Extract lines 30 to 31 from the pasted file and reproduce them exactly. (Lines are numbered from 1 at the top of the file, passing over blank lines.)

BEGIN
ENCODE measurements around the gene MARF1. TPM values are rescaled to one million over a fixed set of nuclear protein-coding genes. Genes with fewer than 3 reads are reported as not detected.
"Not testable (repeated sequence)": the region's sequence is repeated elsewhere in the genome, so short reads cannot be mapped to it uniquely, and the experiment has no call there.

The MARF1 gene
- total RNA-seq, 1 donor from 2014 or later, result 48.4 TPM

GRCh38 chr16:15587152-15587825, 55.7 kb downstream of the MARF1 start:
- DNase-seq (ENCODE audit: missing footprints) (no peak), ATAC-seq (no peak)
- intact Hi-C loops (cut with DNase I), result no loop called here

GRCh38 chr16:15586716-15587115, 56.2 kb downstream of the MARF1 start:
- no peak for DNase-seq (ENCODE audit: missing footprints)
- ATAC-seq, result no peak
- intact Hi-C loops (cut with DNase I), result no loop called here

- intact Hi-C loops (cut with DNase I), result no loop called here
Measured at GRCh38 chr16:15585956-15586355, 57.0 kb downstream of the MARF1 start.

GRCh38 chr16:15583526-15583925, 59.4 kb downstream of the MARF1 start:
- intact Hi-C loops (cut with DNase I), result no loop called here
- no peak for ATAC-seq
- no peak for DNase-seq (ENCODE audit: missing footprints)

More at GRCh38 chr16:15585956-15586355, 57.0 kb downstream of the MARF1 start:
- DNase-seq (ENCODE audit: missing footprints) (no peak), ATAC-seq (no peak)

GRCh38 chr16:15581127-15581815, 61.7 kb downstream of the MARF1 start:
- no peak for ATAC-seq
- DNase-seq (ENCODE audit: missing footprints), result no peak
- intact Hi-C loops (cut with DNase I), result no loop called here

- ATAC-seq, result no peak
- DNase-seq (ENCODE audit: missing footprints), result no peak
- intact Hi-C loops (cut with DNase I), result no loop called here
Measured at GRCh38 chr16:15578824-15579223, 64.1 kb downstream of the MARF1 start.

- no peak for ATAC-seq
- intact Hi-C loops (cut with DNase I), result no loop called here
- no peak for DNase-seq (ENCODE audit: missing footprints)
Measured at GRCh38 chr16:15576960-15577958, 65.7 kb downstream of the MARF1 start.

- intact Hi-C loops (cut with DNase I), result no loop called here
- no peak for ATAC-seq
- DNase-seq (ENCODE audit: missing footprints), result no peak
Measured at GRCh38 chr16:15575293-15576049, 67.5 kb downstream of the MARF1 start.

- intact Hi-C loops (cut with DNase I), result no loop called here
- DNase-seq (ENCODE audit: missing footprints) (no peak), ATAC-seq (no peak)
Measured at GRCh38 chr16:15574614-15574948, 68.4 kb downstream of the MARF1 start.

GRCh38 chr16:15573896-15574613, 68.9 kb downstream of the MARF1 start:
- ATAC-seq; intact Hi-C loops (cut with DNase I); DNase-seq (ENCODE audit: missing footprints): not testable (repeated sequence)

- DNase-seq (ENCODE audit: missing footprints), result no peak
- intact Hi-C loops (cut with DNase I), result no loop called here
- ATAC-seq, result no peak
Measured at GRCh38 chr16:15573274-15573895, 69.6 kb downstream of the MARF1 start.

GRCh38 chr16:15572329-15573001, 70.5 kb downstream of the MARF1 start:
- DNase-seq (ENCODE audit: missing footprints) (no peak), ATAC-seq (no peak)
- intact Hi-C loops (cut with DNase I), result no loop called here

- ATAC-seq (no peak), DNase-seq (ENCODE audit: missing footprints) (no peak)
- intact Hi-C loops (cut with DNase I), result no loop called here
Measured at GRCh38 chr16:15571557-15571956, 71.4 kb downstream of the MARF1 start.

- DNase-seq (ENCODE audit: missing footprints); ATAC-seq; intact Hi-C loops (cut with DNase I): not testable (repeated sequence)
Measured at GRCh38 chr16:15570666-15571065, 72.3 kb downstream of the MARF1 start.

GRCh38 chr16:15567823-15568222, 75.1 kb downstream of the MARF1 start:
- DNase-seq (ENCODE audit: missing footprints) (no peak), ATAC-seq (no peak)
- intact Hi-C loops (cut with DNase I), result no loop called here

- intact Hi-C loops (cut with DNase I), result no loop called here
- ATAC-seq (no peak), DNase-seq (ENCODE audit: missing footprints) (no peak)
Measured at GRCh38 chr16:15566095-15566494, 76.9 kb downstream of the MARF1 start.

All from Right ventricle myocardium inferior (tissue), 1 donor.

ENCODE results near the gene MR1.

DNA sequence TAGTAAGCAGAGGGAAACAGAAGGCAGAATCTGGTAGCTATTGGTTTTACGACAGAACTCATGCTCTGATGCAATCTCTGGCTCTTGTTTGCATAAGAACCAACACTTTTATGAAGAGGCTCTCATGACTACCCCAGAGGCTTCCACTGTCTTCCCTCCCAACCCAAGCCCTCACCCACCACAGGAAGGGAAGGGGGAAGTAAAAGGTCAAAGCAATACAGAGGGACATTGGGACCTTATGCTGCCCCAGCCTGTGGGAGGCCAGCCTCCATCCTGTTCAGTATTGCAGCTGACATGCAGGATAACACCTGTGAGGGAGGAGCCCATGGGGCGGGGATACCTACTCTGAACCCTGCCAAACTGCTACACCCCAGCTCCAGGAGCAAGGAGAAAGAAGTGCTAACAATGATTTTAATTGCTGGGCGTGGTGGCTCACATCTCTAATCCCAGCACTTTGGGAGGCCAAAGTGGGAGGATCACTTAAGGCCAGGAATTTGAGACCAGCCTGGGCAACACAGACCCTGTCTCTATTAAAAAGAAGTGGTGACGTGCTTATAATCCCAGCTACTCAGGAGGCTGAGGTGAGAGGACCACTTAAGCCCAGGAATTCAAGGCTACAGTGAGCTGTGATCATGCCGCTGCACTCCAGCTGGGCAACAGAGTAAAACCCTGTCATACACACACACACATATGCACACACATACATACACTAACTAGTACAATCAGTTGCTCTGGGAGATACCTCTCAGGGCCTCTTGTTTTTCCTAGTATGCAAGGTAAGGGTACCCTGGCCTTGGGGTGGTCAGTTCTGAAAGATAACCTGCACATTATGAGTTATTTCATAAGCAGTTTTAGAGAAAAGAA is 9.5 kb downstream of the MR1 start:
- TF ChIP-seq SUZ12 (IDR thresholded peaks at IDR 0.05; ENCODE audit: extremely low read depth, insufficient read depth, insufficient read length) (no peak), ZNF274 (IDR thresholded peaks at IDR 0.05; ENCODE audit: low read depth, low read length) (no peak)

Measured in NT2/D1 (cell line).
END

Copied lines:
- no peak for DNase-seq (ENCODE audit: missing footprints)
Measured at GRCh38 chr16:15576960-15577958, 65.7 kb downstream of the MARF1 start.